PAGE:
Southern Charm and Warm Personality leave mark on Jekyll Island.
by Robbie Burns, firstname.lastname@example.org
Johnny Paulk is a modern-day Rhett Butler.
Daily clad in classic golf attire, and two-tone shoes, he is immediately known by his welcoming, Georgia drawl.
“Johnny is a true Southern gentleman,” Georgia PGA Executive Director, Michael Paull, said. “He is the consummate pro and always goes out of his way to make you feel special.”
The Valdosta, Georgia native has been doing that as Georgia PGA professional for an amazing 50 years.
One month before The Beatles made their 1964 American television debut, live on the Ed Sullivan Show, Paulk made his entrance as a PGA professional, minus the screaming teenage girls.
“When I started,” Paulk said, “I never thought I’d go this far. I worked for Mr. Harold Sargent, former PGA president, at East Lake Golf Club in Atlanta and took advantage of it. It’s all about work ethic.”
He worked from “sun up to sun down” never asking what time he could leave work or “how many vacation days” he would get each year. The opportunity to even play a round was as rare as a day off.
“We could only play on Sunday mornings,” Paulk recalled. “Now, I’m a good Catholic boy, so I would go to Mass first. While there, I would recruit some boys to go play with me. After finishing, I gave lessons the rest of the day.”
The majority of his 18,000 plus days as a PGA pro have been served on Jekyll Island.
“In 1967, the state of Georgia asked Mr. Sargent to find someone to come to Jekyll Island and take over for Mr. Bean, who was retiring,” said Paulk, who honeymooned on Jekyll with his wife, Virginia. “At first, I wasn’t that interested. I was talking with other clubs, but I decided to look into it further.”
Jekyll Island is blessed the Georgia Golf Hall of Fame member did.
“When you think of Jekyll Island,” said Doug Hollandsworth, Founder/CEO of The Georgia Golf Trail, “you think of great golf and Johnny Paulk.”
During his tenure, Jekyll’s golfing landscape has significantly evolved. The current clubhouse was built, and Indian Mound, the island’s third and final course was added in 1975. The original pro shop is now inhabited by McCormick’s Grill and the “cart barn” is now the current pro shop.
In the words of Jones Hooks, Jekyll Island’s executive director, Paulk “is Jekyll’s ultimate ambassador” and has “supported every conceivable golf tournament from the Georgia National Guard to US Kids Golf World Championship.” The Georgia PGA President’s Award winner is also the creator of the highly successful Georgia-Florida Golf Classic, which enters its 35th consecutive year in 2014.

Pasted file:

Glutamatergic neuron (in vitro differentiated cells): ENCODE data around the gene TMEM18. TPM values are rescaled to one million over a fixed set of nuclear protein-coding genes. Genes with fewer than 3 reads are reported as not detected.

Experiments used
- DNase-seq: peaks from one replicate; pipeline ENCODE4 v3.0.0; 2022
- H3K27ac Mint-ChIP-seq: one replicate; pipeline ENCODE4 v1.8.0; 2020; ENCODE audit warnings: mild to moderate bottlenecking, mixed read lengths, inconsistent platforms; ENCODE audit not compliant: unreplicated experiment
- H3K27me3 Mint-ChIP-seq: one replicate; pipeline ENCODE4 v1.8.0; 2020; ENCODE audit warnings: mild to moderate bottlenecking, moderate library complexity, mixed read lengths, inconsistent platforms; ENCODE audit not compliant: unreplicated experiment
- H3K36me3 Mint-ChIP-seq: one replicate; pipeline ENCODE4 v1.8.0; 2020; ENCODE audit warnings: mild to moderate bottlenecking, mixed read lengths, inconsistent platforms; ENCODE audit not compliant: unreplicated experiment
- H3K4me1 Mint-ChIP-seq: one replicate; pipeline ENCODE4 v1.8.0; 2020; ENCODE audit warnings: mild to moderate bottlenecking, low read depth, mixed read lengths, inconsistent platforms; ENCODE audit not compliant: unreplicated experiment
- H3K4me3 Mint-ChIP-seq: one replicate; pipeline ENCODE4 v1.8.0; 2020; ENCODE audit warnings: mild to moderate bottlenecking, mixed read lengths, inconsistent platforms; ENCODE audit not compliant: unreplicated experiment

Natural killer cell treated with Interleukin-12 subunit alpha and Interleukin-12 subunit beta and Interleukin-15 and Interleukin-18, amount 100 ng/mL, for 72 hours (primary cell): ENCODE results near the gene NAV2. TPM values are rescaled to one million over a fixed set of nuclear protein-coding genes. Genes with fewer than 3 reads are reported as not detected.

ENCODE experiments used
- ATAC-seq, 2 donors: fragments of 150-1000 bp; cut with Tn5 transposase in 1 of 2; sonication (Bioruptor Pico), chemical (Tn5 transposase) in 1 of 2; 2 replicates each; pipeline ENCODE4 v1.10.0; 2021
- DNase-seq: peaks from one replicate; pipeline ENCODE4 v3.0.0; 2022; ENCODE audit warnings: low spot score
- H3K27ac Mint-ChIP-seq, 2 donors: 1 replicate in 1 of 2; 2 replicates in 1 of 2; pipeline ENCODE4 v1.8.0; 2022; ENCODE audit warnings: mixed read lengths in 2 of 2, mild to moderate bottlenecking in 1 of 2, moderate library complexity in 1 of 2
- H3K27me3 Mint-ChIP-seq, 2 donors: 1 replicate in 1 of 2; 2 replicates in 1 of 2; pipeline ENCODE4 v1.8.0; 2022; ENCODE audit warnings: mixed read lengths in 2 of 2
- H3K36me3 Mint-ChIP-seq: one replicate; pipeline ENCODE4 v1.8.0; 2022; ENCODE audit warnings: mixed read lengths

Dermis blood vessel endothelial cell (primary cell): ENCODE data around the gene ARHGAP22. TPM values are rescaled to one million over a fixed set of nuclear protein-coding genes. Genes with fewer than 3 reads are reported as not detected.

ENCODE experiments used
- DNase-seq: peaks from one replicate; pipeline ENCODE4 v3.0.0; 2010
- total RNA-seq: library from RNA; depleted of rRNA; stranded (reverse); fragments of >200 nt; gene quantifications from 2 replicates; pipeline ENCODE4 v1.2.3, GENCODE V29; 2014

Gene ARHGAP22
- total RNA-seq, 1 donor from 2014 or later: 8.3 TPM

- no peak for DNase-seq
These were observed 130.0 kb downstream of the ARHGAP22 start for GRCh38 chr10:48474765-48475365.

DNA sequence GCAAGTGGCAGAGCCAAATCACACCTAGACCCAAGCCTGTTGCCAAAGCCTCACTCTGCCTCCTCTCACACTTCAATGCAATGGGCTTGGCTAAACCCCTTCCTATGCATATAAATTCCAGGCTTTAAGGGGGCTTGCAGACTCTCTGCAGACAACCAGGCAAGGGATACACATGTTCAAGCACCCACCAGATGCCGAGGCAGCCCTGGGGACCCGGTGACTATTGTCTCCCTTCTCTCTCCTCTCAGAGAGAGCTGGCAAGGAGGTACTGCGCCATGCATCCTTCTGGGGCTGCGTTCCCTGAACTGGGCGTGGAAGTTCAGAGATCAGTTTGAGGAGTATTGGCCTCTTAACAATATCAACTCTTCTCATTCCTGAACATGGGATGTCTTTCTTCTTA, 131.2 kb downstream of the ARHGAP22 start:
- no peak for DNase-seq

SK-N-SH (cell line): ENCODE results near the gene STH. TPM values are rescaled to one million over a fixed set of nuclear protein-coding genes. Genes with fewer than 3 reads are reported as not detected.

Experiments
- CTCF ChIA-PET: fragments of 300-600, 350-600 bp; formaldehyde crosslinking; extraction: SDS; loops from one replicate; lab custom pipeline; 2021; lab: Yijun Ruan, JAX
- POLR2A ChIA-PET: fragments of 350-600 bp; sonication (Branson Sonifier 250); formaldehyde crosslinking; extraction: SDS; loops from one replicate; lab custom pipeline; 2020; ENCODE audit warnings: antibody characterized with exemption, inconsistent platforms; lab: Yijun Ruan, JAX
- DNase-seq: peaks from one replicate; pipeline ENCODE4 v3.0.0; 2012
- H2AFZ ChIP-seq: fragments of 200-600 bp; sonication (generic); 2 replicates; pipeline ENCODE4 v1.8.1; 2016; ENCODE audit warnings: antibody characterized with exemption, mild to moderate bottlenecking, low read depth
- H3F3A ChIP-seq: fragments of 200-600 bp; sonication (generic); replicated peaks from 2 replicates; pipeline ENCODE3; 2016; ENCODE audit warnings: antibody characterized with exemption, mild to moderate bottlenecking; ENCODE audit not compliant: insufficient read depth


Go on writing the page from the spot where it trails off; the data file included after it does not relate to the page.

“Johnny delivers a measure of comfort at Jekyll Island,” said Mike Waldron, LPGA Manager of Rules and Competition. “When you arrive and see him, you know you are going to get consistency in service from everyone involved there. He always treats the next customer like the last one, as if he’s the most important.”
In 1979, his former East Lake boss invited him to be the announcer on the ninth hole at The Masters. He stayed there for 20 years until taking over for close friend Leo Beckmann on the famed 18th.
Rhett Butler in a red coat is not hard to miss, though. His friendly charm has endeared him to fans and players alike.
“I like seeing Johnny out there every time I finish a round,” former PGA champion and close friend Davis Love III remarked. “It’s a great tradition the Masters has, and he does a great job.”
The Albany High School product has been showered, for his great work, with a host of honors that includes the Governor’s Faithful Service Award, Georgia PGA Public Merchandiser of the Year three times, Spalding Professional of the Year and twice the Georgia PGA Eastern Chapter’s Professional of the Year.
In 2011, Paulk received the Calvin Lee Murphy Award from the Georgia Athletic Coaches Association. Fittingly, it is given to a recipient “with a strong commitment to promote, preserve and strengthen the Georgia Athletic Coaches Association with activities that foster positive influences on both coaches and athletes in Georgia.”
In 2009, Johnny was inducted into the Georgia Golf Hall of Fame.
Jekyll Island’s current director of golf can attest to Paulk’s personal impact.
“Johnny gave me my first opportunity in the golf business,” Rob Ellis said. “I wasn’t sure if it was the career path for me, but he gave me a chance and now I have the distinct honor to continue his legacy on Jekyll Island.”
“When people think of Jekyll Island golf, there is no way to not mention Johnny Paulk. He laid the groundwork to everything that we are building on today. He epitomizes what it means to be a gentleman of the game and everything the PGA of America stands for.”